Teddy’s Truth by KD Ellis
General Release Date: 12th January 2021
Word Count: 92,509
Book Length: SUPER NOVEL
Genres: ACTION AND ADVENTURE, CONTEMPORARY, CRIME, EROTIC ROMANCE, GAY, GLBTQI, MEN IN UNIFORM, THRILLERS AND SUSPENSE, TRANSGENDER
Teddy De Luca thought being born into the wrong body was the worst thing that had ever happened to him. Then he met Julian…
All Teddy De Luca wants is for his outside to match his inside—so badly that he takes a loan from a Mexican cartel. It’s not like he can borrow the money from his alcoholic mother. She got him into this mess in the first place when she poured his savings into bottles of Jack. He figures he’ll get his operation, pick up a second job, then pay the debt off quickly and put it all behind him. When the cartel raises the stakes, his plan falls apart and he’s left with a mounting debt and no way out.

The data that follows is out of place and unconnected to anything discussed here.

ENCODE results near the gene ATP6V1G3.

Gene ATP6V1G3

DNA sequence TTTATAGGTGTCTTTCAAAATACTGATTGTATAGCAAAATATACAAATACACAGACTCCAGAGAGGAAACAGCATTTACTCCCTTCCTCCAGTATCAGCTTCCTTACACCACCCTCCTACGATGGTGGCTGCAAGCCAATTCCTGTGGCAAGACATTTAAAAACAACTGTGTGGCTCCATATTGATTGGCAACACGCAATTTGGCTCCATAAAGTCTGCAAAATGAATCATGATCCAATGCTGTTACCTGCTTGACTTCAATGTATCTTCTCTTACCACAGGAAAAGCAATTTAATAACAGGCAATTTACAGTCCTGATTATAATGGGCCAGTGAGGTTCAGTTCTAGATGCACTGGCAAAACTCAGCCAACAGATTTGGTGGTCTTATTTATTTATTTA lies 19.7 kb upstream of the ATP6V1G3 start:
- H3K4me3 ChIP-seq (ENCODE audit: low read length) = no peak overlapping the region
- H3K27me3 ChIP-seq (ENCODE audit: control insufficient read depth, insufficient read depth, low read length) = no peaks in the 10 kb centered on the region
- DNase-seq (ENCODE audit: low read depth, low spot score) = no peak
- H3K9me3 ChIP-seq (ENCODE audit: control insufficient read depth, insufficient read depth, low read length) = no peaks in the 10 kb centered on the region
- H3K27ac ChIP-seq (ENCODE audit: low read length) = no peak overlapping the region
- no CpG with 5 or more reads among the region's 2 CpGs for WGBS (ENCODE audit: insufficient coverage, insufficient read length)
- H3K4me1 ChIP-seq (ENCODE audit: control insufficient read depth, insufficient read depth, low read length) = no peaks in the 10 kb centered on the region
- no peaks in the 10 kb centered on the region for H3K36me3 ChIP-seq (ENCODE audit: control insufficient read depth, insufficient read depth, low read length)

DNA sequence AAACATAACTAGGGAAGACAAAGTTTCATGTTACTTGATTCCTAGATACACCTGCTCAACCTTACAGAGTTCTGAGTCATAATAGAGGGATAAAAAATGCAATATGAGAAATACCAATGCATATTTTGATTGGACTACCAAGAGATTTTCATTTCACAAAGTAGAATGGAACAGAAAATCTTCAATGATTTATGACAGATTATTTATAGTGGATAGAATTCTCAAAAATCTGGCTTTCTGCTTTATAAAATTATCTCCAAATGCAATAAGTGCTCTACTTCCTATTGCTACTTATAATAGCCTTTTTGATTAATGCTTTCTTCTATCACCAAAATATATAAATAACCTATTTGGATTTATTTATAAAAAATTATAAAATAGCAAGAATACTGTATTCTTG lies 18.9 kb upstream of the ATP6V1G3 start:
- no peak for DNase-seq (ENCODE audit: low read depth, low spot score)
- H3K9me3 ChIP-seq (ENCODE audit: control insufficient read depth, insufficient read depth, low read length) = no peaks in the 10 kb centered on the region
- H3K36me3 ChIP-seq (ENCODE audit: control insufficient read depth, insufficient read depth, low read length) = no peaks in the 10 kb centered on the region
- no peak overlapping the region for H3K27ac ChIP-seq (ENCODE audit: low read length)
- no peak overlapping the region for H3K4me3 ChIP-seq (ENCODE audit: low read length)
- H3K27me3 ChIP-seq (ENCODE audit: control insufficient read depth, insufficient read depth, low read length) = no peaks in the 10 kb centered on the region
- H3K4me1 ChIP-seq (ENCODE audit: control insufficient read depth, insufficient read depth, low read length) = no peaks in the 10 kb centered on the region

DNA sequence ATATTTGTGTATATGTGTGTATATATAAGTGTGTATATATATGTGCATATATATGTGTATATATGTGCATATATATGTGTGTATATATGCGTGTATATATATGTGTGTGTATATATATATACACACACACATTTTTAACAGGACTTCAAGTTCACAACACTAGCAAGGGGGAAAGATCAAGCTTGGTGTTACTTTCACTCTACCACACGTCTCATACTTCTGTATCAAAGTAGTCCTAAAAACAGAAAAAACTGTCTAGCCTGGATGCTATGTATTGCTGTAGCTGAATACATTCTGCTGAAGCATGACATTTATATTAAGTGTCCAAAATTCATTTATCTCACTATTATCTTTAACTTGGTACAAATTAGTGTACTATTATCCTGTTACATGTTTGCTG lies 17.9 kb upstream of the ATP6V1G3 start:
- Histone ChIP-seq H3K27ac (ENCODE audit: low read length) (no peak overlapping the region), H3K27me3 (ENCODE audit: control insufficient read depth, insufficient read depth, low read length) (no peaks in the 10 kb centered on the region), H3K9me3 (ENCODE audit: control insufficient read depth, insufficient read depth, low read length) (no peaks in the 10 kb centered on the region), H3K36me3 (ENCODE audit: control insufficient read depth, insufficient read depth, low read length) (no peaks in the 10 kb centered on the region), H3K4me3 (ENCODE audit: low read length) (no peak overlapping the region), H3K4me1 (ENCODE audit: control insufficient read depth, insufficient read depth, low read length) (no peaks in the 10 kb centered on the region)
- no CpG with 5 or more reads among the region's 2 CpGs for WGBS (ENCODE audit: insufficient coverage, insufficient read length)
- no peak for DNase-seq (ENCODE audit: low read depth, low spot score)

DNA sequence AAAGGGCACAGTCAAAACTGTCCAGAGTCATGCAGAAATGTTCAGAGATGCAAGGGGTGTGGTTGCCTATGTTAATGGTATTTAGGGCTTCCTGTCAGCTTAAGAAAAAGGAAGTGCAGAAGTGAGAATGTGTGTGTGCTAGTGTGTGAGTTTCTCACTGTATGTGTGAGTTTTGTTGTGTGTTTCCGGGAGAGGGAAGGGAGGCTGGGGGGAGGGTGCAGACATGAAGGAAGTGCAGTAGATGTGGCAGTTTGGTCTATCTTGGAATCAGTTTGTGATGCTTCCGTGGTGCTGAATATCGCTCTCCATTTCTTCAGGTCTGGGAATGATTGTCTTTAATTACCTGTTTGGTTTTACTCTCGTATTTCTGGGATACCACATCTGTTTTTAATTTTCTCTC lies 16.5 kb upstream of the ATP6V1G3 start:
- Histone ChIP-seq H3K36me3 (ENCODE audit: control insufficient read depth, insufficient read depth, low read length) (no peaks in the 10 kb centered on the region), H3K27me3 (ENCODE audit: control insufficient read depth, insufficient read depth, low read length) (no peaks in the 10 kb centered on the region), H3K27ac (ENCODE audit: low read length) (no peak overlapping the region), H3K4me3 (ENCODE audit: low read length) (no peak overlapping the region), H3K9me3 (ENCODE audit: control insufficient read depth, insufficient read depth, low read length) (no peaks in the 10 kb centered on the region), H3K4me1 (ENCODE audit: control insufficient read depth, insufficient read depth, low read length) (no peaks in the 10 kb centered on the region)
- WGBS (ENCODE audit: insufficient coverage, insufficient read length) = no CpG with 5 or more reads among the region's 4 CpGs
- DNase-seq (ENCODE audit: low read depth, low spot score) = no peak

Ian Romero is a second generation Hispanic-American whose only goal is to live the American dream—finish college, find the perfect partner and settle down. His inappropriate crush on his brother’s best friend isn’t going to stop him. But when his troubled brother becomes another victim of the local cartel, his plans change. He can’t save his brother, but he can get his revenge.
After years apart, Teddy’s and Ian’s paths cross again, neither expecting the passion between them to re-ignite even hotter than before. Can Ian forgive Teddy’s role in his brother’s death to become the Daddy the younger man needs—or is their relationship destined to fail again?